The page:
North Pole melting, South Pole ‘growing’
Will there be supertyphoons, superhurricanes and superdroughts on Earth even without increased carbon dioxide (CO2) in the atmosphere? Yes. Even during the age of the dinosaurs, there were supertyphoons, super-hurricanes, superdroughts. This was because, even in that distant past, the atmosphere was there, and that atmosphere of that distant past has been carried to the present. The supertyphoons of that distant past and of the present have only one difference: The current atmosphere has the dreaded CO2.
Why the “atmospheric calamities”? Because the sensitive, unpredictable atmosphere is detached from solid Earth and thus will always lag behind the rotation of the Earth—plus the cyclic orbit of the Earth from perihelion to aphelion, etc., (like a vehicle making a 360-degree curve)—the orbital motion upsets and ruffles the atmosphere. Such calamities are experienced by other planets—Jupiter, Saturn, Neptune, etc.—not because CO2 is present in the atmosphere (there is none) but because these planets have atmosphere.
Advances in science introduced the use of fossil fuel. Such use fills the atmosphere with CO2. Since the industrial revolution, CO2 in the atmosphere has increased by 40 percent. Thus atmospheric calamities, which started in olden times, found a dreaded ally: the heat-conserving atmospheric CO2.
But it cannot be denied that sunlight, at the speed of 186,000 miles per second, makes an instant, concentrated impact of 186,000 miles length of visible light per second on Earth’s surface. This is the principal cause (97 percent, more or less) for the rising temperature on Earth, together with the manmade CO2’s share (3 percent, more or less).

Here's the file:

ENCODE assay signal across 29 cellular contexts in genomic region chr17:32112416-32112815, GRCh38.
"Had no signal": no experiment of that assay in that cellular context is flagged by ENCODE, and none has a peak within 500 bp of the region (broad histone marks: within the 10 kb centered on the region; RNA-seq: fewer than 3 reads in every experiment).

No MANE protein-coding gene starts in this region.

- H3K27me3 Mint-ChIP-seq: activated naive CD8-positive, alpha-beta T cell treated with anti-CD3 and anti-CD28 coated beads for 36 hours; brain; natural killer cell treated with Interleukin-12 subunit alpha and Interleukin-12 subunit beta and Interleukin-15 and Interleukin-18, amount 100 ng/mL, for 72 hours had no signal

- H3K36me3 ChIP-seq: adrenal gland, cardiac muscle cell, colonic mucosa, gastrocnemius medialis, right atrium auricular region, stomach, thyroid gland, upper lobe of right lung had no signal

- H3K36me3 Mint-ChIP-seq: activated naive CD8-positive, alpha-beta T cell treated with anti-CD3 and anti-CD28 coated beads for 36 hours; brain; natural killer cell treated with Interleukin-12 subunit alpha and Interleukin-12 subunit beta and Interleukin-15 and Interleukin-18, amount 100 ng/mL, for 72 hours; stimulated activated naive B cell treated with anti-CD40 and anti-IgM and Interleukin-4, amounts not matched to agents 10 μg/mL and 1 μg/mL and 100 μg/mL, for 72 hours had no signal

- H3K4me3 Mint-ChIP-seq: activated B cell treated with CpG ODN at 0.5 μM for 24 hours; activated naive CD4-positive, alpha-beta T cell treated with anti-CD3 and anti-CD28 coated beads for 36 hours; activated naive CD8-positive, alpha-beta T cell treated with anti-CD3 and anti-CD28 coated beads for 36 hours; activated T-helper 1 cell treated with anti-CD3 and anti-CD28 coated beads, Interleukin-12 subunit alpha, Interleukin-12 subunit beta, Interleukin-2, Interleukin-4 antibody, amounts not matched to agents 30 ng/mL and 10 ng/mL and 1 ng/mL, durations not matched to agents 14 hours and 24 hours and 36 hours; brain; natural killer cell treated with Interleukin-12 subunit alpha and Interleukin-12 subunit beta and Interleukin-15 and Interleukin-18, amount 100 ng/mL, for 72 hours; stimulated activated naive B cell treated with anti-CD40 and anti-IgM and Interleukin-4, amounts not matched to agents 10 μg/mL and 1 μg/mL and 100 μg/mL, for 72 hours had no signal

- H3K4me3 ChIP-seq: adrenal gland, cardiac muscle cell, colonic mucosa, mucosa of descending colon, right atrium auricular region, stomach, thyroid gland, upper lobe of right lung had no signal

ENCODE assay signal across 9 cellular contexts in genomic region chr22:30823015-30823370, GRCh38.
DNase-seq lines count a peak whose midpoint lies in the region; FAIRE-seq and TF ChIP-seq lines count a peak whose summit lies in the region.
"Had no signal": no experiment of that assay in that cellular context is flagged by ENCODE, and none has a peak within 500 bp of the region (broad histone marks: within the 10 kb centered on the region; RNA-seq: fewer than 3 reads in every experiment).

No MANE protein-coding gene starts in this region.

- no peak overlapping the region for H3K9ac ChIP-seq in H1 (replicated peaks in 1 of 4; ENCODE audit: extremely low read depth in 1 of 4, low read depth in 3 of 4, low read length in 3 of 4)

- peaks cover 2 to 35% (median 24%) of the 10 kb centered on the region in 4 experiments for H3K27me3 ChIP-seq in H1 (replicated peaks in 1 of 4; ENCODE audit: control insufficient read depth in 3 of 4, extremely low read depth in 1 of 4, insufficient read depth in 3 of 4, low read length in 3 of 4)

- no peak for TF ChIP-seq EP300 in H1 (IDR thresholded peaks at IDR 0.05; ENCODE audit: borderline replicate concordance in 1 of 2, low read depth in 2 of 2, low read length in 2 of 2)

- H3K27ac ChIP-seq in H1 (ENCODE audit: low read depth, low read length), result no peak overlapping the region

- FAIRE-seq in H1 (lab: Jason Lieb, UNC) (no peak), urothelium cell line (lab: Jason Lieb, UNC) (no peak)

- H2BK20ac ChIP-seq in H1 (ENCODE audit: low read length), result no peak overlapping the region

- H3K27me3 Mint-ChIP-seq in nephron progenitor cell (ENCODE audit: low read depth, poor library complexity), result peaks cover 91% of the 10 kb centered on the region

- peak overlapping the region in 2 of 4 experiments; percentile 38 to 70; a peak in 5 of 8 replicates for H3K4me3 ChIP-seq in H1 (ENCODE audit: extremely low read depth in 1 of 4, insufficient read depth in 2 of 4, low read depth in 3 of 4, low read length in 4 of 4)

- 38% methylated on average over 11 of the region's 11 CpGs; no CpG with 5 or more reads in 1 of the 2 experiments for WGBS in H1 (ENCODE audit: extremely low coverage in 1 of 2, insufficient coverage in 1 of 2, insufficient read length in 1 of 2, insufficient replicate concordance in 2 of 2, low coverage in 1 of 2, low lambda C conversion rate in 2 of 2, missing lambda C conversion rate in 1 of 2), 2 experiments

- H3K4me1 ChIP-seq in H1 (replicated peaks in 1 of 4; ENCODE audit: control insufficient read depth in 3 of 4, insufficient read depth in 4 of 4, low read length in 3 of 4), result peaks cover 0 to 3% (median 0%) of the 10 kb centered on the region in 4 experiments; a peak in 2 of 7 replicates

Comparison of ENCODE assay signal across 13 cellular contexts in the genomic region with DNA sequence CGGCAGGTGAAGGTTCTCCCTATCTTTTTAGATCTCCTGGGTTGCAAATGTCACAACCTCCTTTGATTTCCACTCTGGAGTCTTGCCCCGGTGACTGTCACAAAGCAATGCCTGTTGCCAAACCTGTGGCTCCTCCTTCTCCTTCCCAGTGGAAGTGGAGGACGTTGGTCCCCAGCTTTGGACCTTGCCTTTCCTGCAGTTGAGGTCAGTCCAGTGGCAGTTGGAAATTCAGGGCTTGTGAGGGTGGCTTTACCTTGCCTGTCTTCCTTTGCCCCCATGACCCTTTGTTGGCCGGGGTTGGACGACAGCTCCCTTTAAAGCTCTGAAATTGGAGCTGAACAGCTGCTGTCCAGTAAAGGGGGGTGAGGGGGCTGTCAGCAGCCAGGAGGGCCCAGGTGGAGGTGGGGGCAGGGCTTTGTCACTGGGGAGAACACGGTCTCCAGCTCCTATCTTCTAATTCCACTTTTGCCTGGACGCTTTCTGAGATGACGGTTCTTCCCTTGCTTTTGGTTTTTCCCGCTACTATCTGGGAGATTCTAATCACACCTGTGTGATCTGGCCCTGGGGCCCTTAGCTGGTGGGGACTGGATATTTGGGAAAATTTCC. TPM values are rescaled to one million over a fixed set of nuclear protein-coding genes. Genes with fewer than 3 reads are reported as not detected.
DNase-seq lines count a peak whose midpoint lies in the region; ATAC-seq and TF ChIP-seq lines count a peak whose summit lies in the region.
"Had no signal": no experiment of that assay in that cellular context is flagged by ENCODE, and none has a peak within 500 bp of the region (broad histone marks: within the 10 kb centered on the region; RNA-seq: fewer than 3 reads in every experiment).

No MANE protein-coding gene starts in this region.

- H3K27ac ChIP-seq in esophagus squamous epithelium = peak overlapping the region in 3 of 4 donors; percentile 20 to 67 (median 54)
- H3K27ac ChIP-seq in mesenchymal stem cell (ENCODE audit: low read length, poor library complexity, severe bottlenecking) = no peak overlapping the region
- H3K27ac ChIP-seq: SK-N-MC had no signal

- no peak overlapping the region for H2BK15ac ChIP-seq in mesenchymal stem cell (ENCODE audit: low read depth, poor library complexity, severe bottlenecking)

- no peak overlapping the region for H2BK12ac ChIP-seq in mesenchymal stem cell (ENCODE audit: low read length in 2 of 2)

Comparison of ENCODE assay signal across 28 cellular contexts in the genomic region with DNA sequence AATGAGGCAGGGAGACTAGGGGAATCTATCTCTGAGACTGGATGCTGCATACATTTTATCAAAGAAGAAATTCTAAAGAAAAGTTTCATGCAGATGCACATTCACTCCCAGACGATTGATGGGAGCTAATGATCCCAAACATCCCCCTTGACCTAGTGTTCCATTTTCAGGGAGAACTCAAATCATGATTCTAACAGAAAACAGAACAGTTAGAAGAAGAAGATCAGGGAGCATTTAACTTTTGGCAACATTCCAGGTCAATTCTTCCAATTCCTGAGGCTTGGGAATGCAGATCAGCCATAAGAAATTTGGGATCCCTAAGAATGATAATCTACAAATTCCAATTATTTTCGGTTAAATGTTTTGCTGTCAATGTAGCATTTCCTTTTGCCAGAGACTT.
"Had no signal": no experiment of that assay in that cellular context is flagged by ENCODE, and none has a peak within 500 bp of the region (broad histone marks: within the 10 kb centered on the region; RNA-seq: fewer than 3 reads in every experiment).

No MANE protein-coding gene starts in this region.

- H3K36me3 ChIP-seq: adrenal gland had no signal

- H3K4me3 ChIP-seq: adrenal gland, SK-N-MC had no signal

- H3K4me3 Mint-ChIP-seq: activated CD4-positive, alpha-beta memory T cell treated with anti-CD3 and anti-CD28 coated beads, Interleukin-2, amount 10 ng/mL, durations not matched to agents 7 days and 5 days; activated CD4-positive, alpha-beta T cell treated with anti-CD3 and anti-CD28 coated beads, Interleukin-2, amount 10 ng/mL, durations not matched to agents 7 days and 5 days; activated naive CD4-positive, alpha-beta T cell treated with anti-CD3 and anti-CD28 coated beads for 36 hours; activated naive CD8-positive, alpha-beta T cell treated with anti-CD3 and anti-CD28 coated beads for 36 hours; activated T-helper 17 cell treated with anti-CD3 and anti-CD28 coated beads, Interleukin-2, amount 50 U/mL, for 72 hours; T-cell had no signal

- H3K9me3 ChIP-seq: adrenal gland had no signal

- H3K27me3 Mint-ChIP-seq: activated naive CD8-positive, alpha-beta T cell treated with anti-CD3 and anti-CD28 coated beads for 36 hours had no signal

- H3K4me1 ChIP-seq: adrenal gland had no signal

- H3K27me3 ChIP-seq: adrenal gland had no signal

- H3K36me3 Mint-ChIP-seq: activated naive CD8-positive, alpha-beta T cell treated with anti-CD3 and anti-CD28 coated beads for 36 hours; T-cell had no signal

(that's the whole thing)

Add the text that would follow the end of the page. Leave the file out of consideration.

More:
A 3-percent contribution from a dreaded ally may look small but it is enough to raise heat temperatures on Earth (0.8 percent) and to tilt the balance to cause the North Pole to melt (by 50 percent so far) during summer; and to cause glaciers, as high as 14,000 feet, to retreat. (Note up to 14,000-ft high, at this point, given the present CO2 content in the northern hemisphere.) Strange, but in the southern hemisphere, glaciers aren’t melting; they are growing. The South Pole has grown a new sea ice bed. Which raises a question: Is there global warming or climate change in the the southern hemisphere, or delayed global warming/climate change?
The reading of increasing atmospheric CO2 in the northern hemisphere is now 400 parts per minute; in the southern hemisphere, it is 390 ppm. Of the 7 billion people on Earth, 90 percent are in the northern hemisphere and 10 percent in the southern hemisphere. This implies that overpopulation is inseparably connected to global warming/climate change.
What’s the view of the Intergovernmental Panel on Climate Change, the United Nations arm for global warming/climate change, and the Nongovernmental International Panel on Climate Change on this?
Will Earth be like Venus which has a runaway greenhouse CO2 and temperature all around at 470 Celsius? Never. Why?
—JOSE S. ALDEA,
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